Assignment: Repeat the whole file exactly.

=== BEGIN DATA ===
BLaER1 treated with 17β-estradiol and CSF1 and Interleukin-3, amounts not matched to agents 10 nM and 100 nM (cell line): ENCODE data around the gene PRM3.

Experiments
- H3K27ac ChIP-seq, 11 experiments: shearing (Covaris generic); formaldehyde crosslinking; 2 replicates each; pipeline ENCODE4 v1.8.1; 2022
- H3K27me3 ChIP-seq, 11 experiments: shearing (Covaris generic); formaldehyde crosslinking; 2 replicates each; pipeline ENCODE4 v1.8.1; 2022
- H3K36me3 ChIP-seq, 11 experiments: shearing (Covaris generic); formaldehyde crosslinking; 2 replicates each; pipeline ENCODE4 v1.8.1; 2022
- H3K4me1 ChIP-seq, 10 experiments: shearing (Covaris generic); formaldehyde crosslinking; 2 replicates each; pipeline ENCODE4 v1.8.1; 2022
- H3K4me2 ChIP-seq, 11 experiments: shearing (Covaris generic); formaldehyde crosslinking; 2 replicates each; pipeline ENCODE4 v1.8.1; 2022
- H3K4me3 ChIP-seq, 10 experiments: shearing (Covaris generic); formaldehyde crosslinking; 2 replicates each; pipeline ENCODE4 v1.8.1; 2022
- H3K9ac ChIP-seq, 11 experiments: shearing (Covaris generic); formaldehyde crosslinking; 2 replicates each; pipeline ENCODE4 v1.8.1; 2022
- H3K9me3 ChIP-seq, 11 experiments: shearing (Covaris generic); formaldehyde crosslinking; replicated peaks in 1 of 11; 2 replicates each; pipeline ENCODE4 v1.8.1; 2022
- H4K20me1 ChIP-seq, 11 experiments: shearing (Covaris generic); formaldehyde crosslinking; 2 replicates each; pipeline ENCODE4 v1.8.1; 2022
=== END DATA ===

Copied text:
BLaER1 treated with 17β-estradiol and CSF1 and Interleukin-3, amounts not matched to agents 10 nM and 100 nM (cell line): ENCODE data around the gene PRM3.

Experiments
- H3K27ac ChIP-seq, 11 experiments: shearing (Covaris generic); formaldehyde crosslinking; 2 replicates each; pipeline ENCODE4 v1.8.1; 2022
- H3K27me3 ChIP-seq, 11 experiments: shearing (Covaris generic); formaldehyde crosslinking; 2 replicates each; pipeline ENCODE4 v1.8.1; 2022
- H3K36me3 ChIP-seq, 11 experiments: shearing (Covaris generic); formaldehyde crosslinking; 2 replicates each; pipeline ENCODE4 v1.8.1; 2022
- H3K4me1 ChIP-seq, 10 experiments: shearing (Covaris generic); formaldehyde crosslinking; 2 replicates each; pipeline ENCODE4 v1.8.1; 2022
- H3K4me2 ChIP-seq, 11 experiments: shearing (Covaris generic); formaldehyde crosslinking; 2 replicates each; pipeline ENCODE4 v1.8.1; 2022
- H3K4me3 ChIP-seq, 10 experiments: shearing (Covaris generic); formaldehyde crosslinking; 2 replicates each; pipeline ENCODE4 v1.8.1; 2022
- H3K9ac ChIP-seq, 11 experiments: shearing (Covaris generic); formaldehyde crosslinking; 2 replicates each; pipeline ENCODE4 v1.8.1; 2022
- H3K9me3 ChIP-seq, 11 experiments: shearing (Covaris generic); formaldehyde crosslinking; replicated peaks in 1 of 11; 2 replicates each; pipeline ENCODE4 v1.8.1; 2022
- H4K20me1 ChIP-seq, 11 experiments: shearing (Covaris generic); formaldehyde crosslinking; 2 replicates each; pipeline ENCODE4 v1.8.1; 2022